Outlawing Municipal Broadband

Published December 1, 2004

Dear Editor:

Although municipal broadband systems are a poor use of taxpayer money, the new Pennsylvania law all but banning municipal-owned systems, signed Tuesday by Gov. Edward G. Rendell, is the wrong response.

Local communities, through their elected representatives or the ballot box, have a right to direct the way their tax dollars are used. It is not the role of a state government to pre-empt what would otherwise be legitimate democratic action. True, in the past few years, many communities that have embarked on municipal broadband networks, including Kutztown, Pa., have learned they rarely achieve their goals of ubiquitous service at low cost. Yet, if that is the way communities choose to appropriate their funds, no law should stop them.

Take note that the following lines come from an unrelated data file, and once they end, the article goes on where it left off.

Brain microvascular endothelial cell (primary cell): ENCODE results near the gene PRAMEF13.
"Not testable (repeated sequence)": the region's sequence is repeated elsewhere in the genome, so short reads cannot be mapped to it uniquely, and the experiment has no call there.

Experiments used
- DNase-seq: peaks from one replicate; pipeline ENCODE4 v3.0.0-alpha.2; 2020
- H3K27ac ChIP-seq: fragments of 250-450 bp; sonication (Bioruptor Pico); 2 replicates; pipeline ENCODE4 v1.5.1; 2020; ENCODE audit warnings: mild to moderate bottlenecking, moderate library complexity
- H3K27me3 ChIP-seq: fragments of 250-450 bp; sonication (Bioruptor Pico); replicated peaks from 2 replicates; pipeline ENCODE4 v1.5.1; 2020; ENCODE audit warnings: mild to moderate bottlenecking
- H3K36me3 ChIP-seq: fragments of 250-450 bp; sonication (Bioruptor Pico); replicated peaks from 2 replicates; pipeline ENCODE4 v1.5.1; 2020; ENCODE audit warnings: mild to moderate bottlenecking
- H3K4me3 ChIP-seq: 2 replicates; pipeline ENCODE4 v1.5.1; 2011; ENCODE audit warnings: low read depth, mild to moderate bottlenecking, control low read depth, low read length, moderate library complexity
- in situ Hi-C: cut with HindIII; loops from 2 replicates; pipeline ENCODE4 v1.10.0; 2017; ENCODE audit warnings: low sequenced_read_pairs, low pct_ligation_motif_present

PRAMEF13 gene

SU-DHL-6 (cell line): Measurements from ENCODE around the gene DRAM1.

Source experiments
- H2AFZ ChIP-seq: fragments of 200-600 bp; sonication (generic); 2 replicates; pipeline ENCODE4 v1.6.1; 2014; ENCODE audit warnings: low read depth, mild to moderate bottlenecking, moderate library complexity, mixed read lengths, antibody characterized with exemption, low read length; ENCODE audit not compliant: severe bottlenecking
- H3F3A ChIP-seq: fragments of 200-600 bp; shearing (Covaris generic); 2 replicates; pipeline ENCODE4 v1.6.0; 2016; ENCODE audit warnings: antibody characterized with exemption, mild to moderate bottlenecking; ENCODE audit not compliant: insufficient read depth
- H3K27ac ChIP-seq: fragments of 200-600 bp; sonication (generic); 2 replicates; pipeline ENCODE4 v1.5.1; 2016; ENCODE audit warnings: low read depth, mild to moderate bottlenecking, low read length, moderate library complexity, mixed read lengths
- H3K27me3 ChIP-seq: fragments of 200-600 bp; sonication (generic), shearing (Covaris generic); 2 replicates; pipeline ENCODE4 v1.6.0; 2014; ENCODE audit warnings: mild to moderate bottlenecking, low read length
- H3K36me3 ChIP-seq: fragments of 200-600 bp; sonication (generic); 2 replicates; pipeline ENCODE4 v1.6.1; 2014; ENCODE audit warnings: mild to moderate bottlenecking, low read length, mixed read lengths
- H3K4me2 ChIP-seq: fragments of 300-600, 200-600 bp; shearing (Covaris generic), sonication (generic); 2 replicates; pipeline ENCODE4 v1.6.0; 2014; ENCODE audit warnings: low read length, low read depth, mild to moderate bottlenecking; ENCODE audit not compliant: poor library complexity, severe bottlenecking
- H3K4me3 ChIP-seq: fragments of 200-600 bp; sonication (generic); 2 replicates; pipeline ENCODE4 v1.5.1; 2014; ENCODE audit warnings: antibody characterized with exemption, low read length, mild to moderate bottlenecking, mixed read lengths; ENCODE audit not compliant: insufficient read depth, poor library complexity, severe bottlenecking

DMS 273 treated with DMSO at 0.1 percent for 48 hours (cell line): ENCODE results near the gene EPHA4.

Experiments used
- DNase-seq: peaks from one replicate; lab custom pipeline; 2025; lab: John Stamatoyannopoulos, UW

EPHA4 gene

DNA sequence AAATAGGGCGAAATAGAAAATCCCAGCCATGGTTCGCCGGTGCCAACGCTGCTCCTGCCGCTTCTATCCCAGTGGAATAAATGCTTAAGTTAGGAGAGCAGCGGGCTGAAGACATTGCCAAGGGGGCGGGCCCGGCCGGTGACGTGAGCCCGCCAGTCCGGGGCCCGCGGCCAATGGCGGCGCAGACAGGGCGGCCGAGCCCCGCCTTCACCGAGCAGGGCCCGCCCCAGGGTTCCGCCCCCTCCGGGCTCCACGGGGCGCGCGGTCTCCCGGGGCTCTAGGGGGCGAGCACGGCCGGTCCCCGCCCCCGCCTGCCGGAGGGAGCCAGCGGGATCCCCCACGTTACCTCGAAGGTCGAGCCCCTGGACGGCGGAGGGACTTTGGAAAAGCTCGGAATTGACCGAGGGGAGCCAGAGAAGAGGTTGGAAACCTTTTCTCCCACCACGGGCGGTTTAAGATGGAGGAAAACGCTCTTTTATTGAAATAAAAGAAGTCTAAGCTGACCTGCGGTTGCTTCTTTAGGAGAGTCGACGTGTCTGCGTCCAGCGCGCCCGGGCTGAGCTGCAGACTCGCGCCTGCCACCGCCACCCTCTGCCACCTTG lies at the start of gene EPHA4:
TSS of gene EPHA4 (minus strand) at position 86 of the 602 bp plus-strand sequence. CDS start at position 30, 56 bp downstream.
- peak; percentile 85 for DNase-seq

The law answers bad policy with worse. Instead of placing limits on popular sovereignty, Gov. Rendell and the Pennsylvania legislature should be considering a stronger and more sweeping measure that can unlock rural investment by eliminating the burdensome regulatory structure imposed on the state’s telecommunications industry. Outmoded economic regulation, subsidization of inefficient rural carriers, and mandated infrastructure-sharing requirements are the chief factors limiting broadband investment in underserved areas. Eliminate those and watch the broadband market thrive everywhere!

Steven Titch
Senior Fellow, IT and Telecom Policy
The Heartland Institute

Steven Titch ([email protected]) is a senior fellow at The Heartland Institute in Chicago, focusing on issues of technology and telecommunications. He is also managing editor of the monthly publication, IT&T News.